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Though he was ready and conversant with the Greek tongue, yet he did not use it everywhere; but chiefly he avoided it in the senate-house, insomuch that having occasion to employ the word monopolium (monopoly), he first begged pardon for being obliged to adopt a foreign word. And when, in a decree of the senate, the word ἔμβλημα (emblem) was read, he proposed to have it changed, and that a Latin word should be substituted in its room; or, if no proper one could be found, to express the thing by circumlocution. A soldier who was examined as a witness upon a trial, in Greek,1 he would not allow to reply, except in Latin.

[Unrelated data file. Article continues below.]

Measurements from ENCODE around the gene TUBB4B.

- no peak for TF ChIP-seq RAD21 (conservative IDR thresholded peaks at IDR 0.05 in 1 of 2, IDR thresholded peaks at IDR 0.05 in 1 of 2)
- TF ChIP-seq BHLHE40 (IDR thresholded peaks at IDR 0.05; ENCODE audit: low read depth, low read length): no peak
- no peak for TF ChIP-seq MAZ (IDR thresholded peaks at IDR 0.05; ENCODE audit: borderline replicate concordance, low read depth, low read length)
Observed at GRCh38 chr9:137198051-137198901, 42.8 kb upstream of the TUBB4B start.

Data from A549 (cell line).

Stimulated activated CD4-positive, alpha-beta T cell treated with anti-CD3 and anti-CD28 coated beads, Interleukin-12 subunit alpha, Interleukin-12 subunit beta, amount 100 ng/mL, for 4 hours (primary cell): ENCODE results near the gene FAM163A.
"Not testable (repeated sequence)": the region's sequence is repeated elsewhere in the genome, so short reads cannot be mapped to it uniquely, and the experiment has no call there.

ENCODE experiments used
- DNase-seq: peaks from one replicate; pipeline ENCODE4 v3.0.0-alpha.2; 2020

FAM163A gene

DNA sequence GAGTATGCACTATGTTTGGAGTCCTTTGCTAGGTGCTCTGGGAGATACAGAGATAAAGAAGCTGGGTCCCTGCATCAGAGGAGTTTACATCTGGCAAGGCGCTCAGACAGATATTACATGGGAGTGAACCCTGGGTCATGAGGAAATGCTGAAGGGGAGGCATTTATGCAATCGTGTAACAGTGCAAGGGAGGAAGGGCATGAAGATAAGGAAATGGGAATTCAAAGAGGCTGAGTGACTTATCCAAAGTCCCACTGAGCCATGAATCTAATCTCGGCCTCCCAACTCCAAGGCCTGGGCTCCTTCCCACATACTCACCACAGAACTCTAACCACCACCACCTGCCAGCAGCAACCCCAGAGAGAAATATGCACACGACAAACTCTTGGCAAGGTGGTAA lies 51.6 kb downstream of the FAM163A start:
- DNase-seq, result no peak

1 It is suggested that the text should be amended, so that the sentence should read-"A Greek soldier;" for of what use could it have been to examine a man in Greek, and not allow him to give his replies in the same language?

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